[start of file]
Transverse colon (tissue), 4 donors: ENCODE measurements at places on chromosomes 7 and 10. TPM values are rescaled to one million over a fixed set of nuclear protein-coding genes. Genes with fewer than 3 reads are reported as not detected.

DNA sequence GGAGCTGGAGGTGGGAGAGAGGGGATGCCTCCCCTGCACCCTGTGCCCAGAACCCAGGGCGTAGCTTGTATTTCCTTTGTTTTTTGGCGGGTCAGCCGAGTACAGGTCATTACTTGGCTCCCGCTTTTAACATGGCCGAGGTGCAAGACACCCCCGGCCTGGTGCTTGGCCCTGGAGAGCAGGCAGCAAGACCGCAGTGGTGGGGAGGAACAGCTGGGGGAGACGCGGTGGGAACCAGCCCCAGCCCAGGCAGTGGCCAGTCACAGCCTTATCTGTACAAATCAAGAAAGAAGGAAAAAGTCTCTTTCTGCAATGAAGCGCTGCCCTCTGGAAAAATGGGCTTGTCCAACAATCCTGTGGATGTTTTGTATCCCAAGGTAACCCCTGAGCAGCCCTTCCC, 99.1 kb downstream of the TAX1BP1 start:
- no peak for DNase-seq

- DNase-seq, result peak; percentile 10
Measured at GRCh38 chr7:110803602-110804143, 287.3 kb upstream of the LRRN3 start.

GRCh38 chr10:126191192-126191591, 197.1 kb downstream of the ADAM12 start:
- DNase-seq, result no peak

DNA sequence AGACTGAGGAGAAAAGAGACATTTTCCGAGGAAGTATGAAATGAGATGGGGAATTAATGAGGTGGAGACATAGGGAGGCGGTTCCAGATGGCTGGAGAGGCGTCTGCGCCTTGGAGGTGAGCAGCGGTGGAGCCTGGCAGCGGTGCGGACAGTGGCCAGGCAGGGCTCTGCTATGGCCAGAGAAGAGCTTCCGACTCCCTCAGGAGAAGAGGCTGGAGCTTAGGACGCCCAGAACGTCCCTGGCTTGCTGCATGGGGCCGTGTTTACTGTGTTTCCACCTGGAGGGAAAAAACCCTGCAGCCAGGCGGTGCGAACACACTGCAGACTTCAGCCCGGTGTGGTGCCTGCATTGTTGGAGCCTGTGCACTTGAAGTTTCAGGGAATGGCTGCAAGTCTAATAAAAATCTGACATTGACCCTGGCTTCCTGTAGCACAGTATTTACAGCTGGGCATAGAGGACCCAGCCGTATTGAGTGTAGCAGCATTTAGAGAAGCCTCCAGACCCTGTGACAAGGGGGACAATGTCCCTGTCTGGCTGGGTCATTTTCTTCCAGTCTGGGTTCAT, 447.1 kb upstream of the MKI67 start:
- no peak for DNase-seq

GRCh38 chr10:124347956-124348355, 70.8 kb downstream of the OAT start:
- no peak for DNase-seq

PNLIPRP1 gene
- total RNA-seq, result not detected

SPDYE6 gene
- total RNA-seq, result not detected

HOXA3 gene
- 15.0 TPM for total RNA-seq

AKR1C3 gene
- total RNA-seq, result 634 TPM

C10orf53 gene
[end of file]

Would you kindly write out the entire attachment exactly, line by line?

Transverse colon (tissue), 4 donors: ENCODE measurements at places on chromosomes 7 and 10. TPM values are rescaled to one million over a fixed set of nuclear protein-coding genes. Genes with fewer than 3 reads are reported as not detected.

DNA sequence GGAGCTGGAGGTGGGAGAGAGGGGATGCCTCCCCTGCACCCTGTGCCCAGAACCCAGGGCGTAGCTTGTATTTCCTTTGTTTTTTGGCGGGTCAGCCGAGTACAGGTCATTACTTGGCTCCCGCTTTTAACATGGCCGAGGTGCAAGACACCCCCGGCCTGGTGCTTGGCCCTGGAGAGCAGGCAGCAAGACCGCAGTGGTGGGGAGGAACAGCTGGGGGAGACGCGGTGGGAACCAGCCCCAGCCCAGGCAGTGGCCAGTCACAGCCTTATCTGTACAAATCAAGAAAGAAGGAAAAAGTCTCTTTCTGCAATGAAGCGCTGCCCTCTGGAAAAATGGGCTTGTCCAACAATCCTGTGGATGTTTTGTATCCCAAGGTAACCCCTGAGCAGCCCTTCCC, 99.1 kb downstream of the TAX1BP1 start:
- no peak for DNase-seq

- DNase-seq, result peak; percentile 10
Measured at GRCh38 chr7:110803602-110804143, 287.3 kb upstream of the LRRN3 start.

GRCh38 chr10:126191192-126191591, 197.1 kb downstream of the ADAM12 start:
- DNase-seq, result no peak

DNA sequence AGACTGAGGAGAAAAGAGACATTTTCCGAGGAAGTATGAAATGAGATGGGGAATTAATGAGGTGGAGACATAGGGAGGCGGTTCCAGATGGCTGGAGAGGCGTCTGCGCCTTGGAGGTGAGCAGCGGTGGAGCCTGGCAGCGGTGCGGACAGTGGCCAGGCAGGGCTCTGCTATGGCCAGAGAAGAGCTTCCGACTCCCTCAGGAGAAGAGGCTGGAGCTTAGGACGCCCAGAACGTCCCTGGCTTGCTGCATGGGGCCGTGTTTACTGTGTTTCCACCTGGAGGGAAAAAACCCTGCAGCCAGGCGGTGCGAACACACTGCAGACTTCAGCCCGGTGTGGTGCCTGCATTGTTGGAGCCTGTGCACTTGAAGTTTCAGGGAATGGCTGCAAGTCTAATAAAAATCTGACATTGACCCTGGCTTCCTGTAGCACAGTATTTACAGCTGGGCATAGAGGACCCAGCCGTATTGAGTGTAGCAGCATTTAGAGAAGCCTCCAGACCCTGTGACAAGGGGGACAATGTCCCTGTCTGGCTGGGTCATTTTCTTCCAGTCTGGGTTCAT, 447.1 kb upstream of the MKI67 start:
- no peak for DNase-seq

GRCh38 chr10:124347956-124348355, 70.8 kb downstream of the OAT start:
- no peak for DNase-seq

PNLIPRP1 gene
- total RNA-seq, result not detected

SPDYE6 gene
- total RNA-seq, result not detected

HOXA3 gene
- 15.0 TPM for total RNA-seq

AKR1C3 gene
- total RNA-seq, result 634 TPM

C10orf53 gene